As we watch another war transpire in eastern Europe, Michael Fox’s memoir reminds readers of the long reverberations of international geopolitics on nation-states and families. Unfolding over twenty chapters, Becoming Ordinary traces one Jewish family’s displacement in the middle of the twentieth century.
Young Michael feels constant discomfort as his family travels from Łódź to Paris to Pittsburgh and then to New York City. This unease emanates not only from the geographic dislocations but also from the linguistic challenge of being a Yiddish-speaker living in cities that each require a new tongue. Fox is the son of Chaim Leib Fox, a Yiddish poet, writer, and journalist (though the story of Chaim Leib is disappointingly a minor one in Becoming Ordinary). The memoir is peppered with Yiddish (helpfully coupled with English translations) a stylistic choice that reflects Michael’s consciousness — and many of his struggles. His quest is to “becom[e] ordinary,” assimilated as an American.
Some of the most delightful stories in Becoming Ordinary are about different religious educational encounters that Michael and his brothers have at various yeshivas. In Pittsburgh, aided in resettlement by the Hebrew Immigrant Aid Society (HIAS), the boys all enroll in a yeshiva after a visit from Lazar, a Lubavitcher, who young Michael remembers: “Under his yarmulke he had red hair, and he had red payos behind his ears. A scraggly tuft of red beard covered his chin. He was thin and intense.” The boys’ religious education resumes under Lazar’s direction, though Michael struggles with Hebrew and feels the secular education at the yeshiva lags behind that at the public school. Later, after Lubavitch summer camp, Michael meets the Lubavitcher Rebbe himself. While Michael hopes for a transformative experience, ultimately, “his face was inscrutable to me as he looked out at us, not kindly as I heard it was, and he would not be my source of faith and belonging.”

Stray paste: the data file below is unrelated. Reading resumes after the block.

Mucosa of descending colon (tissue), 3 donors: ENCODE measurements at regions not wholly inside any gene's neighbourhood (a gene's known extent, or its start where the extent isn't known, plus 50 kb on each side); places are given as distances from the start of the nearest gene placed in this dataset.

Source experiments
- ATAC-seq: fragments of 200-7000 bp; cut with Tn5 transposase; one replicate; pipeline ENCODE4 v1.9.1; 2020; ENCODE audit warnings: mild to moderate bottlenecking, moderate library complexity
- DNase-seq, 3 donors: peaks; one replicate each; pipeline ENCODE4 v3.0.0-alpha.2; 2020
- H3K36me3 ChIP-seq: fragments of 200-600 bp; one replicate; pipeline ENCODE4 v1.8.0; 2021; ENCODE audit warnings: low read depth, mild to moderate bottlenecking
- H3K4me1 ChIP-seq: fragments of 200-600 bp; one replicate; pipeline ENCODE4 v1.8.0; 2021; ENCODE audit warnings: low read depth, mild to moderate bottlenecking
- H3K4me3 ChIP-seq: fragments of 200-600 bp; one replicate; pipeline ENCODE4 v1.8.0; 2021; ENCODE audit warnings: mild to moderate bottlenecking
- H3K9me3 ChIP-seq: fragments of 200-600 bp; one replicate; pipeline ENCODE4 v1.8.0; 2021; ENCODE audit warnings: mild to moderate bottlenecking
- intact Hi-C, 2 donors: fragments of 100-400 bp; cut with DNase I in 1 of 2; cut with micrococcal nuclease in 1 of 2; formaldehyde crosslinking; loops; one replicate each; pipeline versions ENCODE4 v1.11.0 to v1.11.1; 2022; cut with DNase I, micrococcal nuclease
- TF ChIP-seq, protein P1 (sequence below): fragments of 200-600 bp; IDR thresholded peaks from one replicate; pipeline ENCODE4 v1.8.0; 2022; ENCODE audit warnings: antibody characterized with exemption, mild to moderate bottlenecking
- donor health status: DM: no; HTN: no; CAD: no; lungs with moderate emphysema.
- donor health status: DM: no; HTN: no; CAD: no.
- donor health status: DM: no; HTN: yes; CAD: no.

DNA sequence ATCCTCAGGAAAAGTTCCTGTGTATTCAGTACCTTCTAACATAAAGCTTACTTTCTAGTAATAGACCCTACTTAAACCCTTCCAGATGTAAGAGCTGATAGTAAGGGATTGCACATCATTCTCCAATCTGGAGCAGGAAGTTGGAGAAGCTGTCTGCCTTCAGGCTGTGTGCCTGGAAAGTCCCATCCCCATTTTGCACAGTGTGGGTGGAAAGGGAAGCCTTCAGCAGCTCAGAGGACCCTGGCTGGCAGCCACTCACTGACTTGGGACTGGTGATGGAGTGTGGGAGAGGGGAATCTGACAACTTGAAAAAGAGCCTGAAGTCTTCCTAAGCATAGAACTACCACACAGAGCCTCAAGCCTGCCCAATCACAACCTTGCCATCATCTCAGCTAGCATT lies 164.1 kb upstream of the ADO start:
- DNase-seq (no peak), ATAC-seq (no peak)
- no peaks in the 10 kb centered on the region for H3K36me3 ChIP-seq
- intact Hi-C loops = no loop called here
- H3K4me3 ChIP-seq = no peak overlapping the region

Repeated disappointments with religious studies and religious leaders leave Michael grappling with G‑d and religion in ways that are never resolved. However, Michael does fulfill his desire of assimilating into American society. He and his siblings find a space in the United States for themselves, and through that, they become “ordinary.”
Julie R. Enszer is the author of four poetry collections, including Avowed, and the editor of OutWrite: The Speeches that Shaped LGBTQ Literary Culture, Fire-Rimmed Eden: Selected Poems by Lynn Lonidier, The Complete Works of Pat Parker, and Sister Love: The Letters of Audre Lorde and Pat Parker 1974 – 1989. Enszer edits and publishes Sinister Wisdom, a multicultural lesbian literary and art journal. You can read more of her work at www.JulieREnszer.com.